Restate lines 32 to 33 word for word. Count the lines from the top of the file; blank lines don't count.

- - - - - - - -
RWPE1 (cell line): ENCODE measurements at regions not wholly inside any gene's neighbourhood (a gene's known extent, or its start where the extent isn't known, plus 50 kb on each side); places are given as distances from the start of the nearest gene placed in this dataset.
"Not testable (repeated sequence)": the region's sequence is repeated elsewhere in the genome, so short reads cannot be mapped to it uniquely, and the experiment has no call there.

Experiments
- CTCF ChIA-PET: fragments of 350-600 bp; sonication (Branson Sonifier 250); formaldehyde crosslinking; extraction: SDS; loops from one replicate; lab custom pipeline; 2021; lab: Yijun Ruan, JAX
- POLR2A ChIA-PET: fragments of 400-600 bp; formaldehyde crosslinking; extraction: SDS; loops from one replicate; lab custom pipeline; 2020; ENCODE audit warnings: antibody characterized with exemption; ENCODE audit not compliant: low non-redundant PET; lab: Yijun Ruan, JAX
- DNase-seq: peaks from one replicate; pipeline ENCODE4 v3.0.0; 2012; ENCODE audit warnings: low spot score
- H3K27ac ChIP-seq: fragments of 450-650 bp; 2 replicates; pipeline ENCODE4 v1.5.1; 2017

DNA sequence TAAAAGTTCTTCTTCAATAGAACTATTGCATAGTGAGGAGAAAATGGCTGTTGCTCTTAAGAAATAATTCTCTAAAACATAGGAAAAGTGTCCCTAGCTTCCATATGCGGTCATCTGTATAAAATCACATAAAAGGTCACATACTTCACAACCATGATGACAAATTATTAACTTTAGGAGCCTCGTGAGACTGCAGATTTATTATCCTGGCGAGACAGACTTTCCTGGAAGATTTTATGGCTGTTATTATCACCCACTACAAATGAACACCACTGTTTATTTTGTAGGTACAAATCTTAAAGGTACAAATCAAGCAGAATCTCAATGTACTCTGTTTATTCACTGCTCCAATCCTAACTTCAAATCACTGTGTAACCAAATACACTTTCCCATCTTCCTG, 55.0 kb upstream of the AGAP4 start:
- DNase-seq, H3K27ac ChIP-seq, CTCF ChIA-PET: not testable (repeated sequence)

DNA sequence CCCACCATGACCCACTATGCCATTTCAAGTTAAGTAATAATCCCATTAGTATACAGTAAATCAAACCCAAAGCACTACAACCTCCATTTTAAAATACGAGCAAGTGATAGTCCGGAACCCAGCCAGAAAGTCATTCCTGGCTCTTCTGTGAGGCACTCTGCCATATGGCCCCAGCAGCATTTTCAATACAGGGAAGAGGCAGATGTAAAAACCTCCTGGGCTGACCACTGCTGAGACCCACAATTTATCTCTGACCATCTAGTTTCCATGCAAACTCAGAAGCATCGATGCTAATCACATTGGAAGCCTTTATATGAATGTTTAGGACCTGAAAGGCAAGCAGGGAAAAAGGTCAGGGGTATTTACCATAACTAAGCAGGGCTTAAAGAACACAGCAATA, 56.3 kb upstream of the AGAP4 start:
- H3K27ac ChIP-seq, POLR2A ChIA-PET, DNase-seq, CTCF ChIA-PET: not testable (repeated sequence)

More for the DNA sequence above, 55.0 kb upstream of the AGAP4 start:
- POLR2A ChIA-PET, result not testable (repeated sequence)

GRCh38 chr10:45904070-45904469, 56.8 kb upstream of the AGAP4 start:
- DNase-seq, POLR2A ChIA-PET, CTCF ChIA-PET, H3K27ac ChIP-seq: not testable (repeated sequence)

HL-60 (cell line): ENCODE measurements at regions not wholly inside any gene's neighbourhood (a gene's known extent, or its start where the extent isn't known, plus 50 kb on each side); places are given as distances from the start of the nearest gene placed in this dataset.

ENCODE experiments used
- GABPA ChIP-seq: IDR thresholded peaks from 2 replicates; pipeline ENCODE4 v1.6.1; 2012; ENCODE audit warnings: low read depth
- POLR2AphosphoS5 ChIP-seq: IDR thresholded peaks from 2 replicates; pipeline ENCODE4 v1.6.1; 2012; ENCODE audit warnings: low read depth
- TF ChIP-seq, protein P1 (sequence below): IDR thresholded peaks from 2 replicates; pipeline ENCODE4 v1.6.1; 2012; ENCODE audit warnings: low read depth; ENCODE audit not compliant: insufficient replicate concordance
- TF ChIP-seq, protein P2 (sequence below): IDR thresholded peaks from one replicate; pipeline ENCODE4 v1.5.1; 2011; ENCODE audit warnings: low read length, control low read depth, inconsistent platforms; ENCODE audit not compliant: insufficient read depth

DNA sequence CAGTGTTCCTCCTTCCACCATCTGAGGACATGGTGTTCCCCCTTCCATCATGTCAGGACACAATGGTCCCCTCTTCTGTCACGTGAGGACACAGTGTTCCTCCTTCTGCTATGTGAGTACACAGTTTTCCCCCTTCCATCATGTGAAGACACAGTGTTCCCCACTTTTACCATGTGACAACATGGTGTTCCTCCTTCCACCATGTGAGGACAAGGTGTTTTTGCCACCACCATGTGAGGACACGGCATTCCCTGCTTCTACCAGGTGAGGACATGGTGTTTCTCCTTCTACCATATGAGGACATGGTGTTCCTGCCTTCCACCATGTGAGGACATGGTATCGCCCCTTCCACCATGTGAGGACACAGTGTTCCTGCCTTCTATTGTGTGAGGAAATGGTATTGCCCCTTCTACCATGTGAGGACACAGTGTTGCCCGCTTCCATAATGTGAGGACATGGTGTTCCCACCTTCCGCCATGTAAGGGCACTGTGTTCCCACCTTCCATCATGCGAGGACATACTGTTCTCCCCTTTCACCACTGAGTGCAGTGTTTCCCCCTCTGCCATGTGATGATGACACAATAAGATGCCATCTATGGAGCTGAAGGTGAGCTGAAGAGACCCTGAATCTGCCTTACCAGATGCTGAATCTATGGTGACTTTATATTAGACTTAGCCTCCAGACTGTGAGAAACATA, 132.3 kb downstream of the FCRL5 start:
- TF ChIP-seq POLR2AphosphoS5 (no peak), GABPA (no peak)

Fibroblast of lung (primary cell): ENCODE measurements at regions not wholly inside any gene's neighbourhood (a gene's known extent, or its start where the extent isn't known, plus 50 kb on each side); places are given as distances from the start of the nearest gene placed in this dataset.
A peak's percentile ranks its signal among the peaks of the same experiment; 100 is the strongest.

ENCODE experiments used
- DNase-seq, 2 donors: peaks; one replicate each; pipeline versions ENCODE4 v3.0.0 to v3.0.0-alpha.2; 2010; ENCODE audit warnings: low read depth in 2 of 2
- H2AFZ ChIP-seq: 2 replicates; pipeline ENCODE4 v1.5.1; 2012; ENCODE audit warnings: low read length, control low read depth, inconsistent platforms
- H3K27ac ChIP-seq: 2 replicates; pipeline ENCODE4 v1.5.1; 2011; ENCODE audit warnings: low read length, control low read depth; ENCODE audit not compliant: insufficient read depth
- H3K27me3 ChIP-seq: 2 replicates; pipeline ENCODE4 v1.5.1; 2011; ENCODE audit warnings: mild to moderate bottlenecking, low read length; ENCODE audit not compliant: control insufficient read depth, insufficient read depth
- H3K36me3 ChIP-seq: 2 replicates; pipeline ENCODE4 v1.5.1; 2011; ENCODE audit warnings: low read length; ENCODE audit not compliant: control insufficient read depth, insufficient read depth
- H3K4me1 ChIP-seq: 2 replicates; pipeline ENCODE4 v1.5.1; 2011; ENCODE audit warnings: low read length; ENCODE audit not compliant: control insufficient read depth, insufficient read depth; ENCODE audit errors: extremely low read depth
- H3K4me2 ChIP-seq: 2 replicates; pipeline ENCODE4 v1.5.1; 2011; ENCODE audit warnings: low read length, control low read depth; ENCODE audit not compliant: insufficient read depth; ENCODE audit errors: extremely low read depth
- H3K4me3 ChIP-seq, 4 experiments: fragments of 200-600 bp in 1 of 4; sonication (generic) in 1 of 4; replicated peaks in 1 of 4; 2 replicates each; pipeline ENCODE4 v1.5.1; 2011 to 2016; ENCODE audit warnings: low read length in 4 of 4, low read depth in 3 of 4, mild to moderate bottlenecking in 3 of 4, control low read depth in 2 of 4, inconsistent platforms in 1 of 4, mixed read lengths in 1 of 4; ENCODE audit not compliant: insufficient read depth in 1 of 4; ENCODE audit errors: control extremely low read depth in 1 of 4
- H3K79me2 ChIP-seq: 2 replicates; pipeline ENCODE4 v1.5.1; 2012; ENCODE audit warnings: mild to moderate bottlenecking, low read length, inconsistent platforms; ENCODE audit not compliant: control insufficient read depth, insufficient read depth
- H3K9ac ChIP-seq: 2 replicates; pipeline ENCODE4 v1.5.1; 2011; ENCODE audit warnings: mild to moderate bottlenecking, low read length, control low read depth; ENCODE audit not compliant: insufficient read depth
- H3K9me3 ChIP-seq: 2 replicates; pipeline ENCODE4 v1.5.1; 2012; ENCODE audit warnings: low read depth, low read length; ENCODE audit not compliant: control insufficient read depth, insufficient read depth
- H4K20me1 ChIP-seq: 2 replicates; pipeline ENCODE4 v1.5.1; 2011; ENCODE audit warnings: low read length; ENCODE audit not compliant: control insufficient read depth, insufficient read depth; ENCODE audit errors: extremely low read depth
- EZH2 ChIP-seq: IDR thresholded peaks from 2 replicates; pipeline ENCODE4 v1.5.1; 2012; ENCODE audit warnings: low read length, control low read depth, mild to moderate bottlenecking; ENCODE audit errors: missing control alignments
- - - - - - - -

- H3K4me1 ChIP-seq: 2 replicates; pipeline ENCODE4 v1.5.1; 2011; ENCODE audit warnings: low read length; ENCODE audit not compliant: control insufficient read depth, insufficient read depth; ENCODE audit errors: extremely low read depth
- H3K4me2 ChIP-seq: 2 replicates; pipeline ENCODE4 v1.5.1; 2011; ENCODE audit warnings: low read length, control low read depth; ENCODE audit not compliant: insufficient read depth; ENCODE audit errors: extremely low read depth